And yea, I've checked Home Depot, Lowes, and Ace with no luck. Highest weight any of them have around me is 160#. Just shy of my needs.
By the way, I totally agree with securing everything while the door is up. I've replaced the pull cables on this door before, so I know the drill. I make sure I get it completely flat on the top and then throw 2 or 3 C-clamps on each side.
Thanks all!
Add pictures here
<% if( /^image/.test(type) ){ %>
<% } %>
<%-name%>
Add image file
Upload

I too have the same problems when I replaced the springs in my old house. The springs were color coded. I replaced heavier springs. I found that when the door moves upward, toward the end of travel it will spring back and hit the hanger track and bounce forward. I have to replace the original color coded springs. Further, it's almost impossible to adjust the doors that it will remain stationary at three feet from the garage floor or remain fully open (upward). I would not change the springs' size unless it was original wrongly size.

I believe the end of the spring is color coded, replace it with the same color.

To add further safety insurance, I include a ladder at the center of the garage door which I am working.
BTW, I moved and now sourcing for a complete garage door hardware's and track system less door and electrical openers. No one will sell me locally, so I went to the Internet and found Amarr and Holmes. I called them. Neither will sell me unless I buy their doors from a local garage door company. A local garage door companies, charge more than $800 for a 18' aluminum door, install complete including hauling all the garbage. For wooden door $1,600.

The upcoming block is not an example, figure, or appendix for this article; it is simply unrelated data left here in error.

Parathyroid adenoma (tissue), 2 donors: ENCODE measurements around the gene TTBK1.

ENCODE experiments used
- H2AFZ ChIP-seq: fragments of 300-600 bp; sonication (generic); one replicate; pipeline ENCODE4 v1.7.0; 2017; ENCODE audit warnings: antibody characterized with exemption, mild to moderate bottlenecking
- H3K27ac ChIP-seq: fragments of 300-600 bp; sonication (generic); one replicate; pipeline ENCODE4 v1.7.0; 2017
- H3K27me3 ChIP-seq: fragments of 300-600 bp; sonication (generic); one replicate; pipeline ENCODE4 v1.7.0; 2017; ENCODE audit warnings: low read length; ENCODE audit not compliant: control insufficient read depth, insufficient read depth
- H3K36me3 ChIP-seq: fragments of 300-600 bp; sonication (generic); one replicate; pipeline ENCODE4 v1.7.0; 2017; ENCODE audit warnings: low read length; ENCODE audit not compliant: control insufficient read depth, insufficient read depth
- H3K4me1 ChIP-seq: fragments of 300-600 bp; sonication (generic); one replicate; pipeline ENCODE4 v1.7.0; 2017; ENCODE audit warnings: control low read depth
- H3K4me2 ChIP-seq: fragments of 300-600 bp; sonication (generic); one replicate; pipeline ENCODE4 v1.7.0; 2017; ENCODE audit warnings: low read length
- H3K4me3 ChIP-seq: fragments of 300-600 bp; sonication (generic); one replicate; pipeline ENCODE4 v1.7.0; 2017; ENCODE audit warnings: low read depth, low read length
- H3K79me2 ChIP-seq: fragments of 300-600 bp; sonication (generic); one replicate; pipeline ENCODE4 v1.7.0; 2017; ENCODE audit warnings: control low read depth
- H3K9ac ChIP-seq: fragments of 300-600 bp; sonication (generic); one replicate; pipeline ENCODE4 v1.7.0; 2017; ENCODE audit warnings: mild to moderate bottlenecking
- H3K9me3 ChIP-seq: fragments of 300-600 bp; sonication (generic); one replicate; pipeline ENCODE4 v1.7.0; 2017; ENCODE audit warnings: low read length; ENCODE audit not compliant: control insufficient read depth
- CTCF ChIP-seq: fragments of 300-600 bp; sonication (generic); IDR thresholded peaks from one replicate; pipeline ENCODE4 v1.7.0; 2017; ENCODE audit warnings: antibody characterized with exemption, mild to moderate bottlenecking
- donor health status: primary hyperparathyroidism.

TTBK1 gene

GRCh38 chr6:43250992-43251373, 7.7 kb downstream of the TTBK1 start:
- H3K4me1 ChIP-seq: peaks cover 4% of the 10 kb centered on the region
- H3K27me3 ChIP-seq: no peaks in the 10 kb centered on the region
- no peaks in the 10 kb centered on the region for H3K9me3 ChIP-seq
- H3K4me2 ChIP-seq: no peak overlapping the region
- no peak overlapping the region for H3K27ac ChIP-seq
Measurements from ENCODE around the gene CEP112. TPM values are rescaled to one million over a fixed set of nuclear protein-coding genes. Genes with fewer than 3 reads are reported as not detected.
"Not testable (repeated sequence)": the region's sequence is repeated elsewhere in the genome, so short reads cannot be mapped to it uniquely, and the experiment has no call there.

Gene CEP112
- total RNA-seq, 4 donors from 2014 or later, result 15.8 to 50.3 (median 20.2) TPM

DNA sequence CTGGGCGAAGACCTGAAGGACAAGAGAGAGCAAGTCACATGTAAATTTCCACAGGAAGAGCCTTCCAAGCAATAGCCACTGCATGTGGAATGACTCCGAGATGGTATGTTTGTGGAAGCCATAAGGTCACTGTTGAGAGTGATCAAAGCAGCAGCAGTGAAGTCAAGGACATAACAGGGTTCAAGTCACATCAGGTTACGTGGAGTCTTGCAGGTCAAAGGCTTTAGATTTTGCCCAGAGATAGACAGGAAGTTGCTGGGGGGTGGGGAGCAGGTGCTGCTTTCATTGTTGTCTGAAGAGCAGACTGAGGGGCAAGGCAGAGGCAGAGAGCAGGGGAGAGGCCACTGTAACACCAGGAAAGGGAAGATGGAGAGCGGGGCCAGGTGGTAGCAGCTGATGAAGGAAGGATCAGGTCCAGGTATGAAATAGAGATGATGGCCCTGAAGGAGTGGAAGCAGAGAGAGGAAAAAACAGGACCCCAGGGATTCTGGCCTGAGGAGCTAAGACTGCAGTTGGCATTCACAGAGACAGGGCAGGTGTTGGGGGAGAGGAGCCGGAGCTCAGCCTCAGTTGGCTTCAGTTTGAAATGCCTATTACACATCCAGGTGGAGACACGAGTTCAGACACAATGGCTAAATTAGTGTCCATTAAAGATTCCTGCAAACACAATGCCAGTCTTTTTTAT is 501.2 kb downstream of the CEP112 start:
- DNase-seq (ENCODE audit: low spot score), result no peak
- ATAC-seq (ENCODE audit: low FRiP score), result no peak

I am an experienced DIY home owner and had made and replace a wooden garage door (my old house in the Midwest). It cost me less than $20 for each panel (four panels for each door. Made from pine and hardboard, excluding hinges, paints and router bit, to make sure it look exactly the door I replaced). Anyone can help to find a supplier that will sell me a double track torsion spring, complete track and hardware in San Francisco or internet?
Add pictures here
<% if( /^image/.test(type) ){ %>
<% } %>
<%-name%>
Add image file
Upload

HomeOwnersHub.com is a website for homeowners and building and maintenance pros. It is not affiliated with any of the manufacturers or service providers discussed here. All logos and trade names are the property of their respective owners.